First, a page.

Home / Tips / Dare Art and Painting / Canvas, timeless medium

Verso d'une Toile de Peinture

Canvas, a timeless medium

A canvas is a piece of fabric that can be stretched on a frame and which, after preparation, serves as a support for painting. It is so common in oil and acrylic painting that this term is commonly used to designate a painting. However, the surfaces that can be painted are multiple and varied, so why has the canvas imposed itself so much in Fine Arts in Europe? How did the Artists took advantage of its qualities? Let's shed light on the canvas. 

The canvas has risen high in occidental Art

Artists have long painted and still paint on multiple supports, whether rigid like stone, glass or metal, or flexible like paper or cardboard. The canvas as a substrate, that is to say as a surface serving as a support for a layer of primer, paint and/or varnish, has been used since antiquity, but has been abandoned in favor of wooden panels in Middle Ages. They were then easier to obtain than the linen or hemp fabrics that had to be purchased from sailmakers. From the 16th century, orders for frescoes and altarpieces from the Church were gradually replaced by requests for portraits or small paintings. At the same time, the improvement of weaving machines lowered the price of fabric. It also offers Artists the possibility of creating large formats that are light and easy to transport.

Last benefit, but not least, the canvas is stretched on a frame. This same canvas that can be rolled up, carried under the arm and repaired thus becomes rigid and can be placed on an easel. The canvas frames also offer many format possibilities, from the most standard (rectangles) to the most original (oval, square, oblong etc.). The canvas thus had all the assets to become an essential medium for painters.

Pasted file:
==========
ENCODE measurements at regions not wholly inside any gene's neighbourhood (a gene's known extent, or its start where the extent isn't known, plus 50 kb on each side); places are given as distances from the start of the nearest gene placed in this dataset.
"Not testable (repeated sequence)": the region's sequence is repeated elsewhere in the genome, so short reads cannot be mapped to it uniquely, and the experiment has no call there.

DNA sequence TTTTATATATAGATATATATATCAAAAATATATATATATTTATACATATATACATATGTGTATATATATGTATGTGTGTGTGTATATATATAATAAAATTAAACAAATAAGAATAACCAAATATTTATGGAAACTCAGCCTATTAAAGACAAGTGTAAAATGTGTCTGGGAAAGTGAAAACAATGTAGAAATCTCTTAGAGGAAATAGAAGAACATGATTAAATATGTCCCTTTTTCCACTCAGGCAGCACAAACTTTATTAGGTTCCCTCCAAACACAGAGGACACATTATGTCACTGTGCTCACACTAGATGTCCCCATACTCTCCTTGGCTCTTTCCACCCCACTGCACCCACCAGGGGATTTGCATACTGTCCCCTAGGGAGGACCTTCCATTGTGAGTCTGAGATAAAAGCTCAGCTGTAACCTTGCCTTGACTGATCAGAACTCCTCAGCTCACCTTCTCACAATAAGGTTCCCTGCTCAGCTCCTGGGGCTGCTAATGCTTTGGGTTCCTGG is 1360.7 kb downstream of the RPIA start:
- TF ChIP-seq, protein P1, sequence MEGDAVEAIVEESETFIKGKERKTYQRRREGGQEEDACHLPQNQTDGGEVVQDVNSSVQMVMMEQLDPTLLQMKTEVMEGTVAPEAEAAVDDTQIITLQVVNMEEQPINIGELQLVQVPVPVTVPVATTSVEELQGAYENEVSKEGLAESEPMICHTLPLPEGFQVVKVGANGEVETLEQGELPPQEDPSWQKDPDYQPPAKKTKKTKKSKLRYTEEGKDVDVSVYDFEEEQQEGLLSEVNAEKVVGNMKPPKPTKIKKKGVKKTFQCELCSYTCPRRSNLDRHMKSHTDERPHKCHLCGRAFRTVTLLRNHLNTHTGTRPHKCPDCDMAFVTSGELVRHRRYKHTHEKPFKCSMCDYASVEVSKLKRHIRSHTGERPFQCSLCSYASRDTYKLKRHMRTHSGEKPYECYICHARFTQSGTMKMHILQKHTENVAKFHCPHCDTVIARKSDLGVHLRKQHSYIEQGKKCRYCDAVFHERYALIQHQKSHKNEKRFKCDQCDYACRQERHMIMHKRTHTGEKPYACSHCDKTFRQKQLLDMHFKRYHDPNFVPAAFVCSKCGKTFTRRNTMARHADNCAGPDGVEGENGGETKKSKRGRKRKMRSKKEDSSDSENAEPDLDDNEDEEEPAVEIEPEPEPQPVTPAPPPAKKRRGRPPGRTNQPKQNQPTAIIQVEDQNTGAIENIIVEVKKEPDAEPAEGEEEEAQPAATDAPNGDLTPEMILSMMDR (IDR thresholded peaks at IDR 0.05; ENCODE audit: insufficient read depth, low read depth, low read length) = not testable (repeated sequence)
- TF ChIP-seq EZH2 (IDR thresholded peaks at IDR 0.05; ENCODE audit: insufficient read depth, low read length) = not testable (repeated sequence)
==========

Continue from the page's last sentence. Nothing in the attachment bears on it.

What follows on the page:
A support that is not just a backdrop

A canvas is usually made of linen, cotton, a mixture of the two, or synthetic fibers. Linen canvas are more durable and of better quality, cotton canvas are more flexible and less expensive. Linen offers much better stability over time than cotton because it is not very sensitive to humidity and very inelastic. It is the reference support for painters for its optimal qualities of conservation, its touch and its softness. Its fibers are durable and strong.

While most canvases sold on the market are ready to paint, some Artists prefer to make them by hand or prepare their support themselves by applying an acrylic coating or "Gesso". Some Modern Artists sometimes choose to paint on unprimed canvas, that is to say without coating, despite the risk of deterioration over time. A large grain promotes the grip of the paint and gives a "raw" appearance. Conversely, Renaissance painters covered their canvas with a white paint that they polished several times in order to obtain a glazed canvas capable of exempting the work from any brush mark. Thus, the choice of support and its preparation can play in favor of a more or less frank "pictorial touch" .

Discover Bodjaro's Artworks

A Selection of Unique and Original Artworks, painted in France by talented Contemporary Artists.
1 of 4